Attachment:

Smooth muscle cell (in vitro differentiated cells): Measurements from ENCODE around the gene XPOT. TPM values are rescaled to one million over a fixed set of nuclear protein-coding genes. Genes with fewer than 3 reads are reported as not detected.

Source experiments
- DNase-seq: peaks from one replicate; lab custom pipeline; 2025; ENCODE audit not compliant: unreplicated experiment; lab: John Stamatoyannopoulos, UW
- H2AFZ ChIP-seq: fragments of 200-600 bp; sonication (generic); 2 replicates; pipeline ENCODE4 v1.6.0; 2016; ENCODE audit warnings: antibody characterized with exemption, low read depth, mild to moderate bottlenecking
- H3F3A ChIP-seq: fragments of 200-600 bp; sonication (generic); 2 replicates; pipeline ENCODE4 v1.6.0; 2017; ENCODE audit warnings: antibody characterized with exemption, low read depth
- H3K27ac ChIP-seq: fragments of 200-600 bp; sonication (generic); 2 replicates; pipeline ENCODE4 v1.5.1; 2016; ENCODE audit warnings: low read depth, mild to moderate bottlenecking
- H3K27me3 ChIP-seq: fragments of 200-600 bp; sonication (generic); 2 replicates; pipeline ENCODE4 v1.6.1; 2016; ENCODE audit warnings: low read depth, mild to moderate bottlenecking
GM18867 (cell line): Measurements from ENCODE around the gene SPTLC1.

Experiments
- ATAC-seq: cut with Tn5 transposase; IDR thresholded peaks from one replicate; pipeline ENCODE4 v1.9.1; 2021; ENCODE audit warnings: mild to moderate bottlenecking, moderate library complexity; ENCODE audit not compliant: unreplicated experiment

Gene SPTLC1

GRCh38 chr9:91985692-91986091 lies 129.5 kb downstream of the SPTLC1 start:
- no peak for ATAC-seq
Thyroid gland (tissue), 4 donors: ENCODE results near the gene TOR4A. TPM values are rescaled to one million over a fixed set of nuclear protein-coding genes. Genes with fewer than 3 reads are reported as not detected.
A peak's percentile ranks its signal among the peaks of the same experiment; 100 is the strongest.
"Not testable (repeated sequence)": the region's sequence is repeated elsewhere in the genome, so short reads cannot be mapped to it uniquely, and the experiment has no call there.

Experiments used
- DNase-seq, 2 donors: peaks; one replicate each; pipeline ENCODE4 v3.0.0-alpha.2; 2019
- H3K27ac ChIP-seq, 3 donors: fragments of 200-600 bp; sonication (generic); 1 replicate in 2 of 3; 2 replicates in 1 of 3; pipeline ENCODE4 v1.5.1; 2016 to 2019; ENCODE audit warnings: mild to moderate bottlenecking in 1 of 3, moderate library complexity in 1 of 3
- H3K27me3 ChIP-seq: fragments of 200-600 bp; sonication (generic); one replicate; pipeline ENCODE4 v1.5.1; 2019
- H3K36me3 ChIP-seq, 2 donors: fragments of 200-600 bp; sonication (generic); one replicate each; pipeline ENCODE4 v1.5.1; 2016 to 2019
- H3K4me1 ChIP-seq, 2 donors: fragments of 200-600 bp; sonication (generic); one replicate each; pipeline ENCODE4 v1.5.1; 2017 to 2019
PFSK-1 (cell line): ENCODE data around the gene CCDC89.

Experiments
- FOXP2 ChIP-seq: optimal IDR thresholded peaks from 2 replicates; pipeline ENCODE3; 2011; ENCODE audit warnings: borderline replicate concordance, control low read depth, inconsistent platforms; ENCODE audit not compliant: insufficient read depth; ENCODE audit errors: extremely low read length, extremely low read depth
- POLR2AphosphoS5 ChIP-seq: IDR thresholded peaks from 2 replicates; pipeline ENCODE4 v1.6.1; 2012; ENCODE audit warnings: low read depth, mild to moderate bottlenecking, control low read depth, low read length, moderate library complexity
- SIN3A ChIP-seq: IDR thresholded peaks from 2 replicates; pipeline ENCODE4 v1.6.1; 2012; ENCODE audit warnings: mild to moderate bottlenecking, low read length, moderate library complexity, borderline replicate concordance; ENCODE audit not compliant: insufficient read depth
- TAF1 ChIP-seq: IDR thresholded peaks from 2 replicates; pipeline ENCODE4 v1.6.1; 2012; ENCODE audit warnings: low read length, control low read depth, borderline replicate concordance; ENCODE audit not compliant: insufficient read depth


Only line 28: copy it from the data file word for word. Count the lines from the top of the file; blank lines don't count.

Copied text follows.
- TAF1 ChIP-seq: IDR thresholded peaks from 2 replicates; pipeline ENCODE4 v1.6.1; 2012; ENCODE audit warnings: low read length, control low read depth, borderline replicate concordance; ENCODE audit not compliant: insufficient read depth